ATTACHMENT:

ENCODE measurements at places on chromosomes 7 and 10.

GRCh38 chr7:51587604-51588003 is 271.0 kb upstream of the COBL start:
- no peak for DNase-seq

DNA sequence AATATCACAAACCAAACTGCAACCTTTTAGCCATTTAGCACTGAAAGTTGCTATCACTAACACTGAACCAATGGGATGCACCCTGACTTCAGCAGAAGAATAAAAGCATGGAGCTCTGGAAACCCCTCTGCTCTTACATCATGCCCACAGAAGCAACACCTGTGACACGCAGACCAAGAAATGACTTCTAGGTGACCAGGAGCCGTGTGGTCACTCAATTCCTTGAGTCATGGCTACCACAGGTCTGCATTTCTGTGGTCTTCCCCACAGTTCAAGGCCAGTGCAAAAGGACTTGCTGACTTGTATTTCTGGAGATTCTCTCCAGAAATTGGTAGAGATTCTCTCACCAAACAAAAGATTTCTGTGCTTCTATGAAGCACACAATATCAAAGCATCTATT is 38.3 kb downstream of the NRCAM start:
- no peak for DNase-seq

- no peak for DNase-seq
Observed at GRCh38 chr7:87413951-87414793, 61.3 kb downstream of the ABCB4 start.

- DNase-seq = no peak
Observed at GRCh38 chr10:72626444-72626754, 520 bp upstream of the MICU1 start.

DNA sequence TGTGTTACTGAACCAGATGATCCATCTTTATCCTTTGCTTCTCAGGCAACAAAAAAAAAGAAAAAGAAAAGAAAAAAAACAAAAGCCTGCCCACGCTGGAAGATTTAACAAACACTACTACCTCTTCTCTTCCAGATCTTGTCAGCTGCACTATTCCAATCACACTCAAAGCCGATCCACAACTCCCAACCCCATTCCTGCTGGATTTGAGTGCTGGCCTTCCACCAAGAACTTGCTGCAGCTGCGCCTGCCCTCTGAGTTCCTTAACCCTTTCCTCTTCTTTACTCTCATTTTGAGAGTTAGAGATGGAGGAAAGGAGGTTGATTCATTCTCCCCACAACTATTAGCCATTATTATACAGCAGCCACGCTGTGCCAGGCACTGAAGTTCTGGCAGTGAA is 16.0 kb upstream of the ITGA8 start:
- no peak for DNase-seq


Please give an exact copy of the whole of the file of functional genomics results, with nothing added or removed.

ENCODE measurements at places on chromosomes 7 and 10.

GRCh38 chr7:51587604-51588003 is 271.0 kb upstream of the COBL start:
- no peak for DNase-seq

DNA sequence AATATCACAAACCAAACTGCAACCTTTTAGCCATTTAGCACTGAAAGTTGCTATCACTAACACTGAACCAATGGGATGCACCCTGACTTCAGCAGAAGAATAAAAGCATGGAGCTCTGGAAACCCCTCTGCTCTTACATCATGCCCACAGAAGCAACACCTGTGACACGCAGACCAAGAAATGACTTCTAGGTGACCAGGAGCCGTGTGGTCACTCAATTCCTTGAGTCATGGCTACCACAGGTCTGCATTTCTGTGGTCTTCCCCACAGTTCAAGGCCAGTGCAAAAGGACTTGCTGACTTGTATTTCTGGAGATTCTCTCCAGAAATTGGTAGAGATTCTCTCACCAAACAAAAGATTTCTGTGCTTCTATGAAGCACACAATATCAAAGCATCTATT is 38.3 kb downstream of the NRCAM start:
- no peak for DNase-seq

- no peak for DNase-seq
Observed at GRCh38 chr7:87413951-87414793, 61.3 kb downstream of the ABCB4 start.

- DNase-seq = no peak
Observed at GRCh38 chr10:72626444-72626754, 520 bp upstream of the MICU1 start.

DNA sequence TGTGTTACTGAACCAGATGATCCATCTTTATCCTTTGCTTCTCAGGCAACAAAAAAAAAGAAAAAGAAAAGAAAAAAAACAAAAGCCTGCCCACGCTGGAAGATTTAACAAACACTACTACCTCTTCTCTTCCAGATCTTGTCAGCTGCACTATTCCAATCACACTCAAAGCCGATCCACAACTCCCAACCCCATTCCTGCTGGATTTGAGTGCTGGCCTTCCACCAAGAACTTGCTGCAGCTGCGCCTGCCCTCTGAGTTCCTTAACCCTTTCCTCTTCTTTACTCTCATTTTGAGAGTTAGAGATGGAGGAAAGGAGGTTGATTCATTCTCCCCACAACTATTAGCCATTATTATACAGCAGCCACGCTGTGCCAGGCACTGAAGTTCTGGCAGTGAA is 16.0 kb upstream of the ITGA8 start:
- no peak for DNase-seq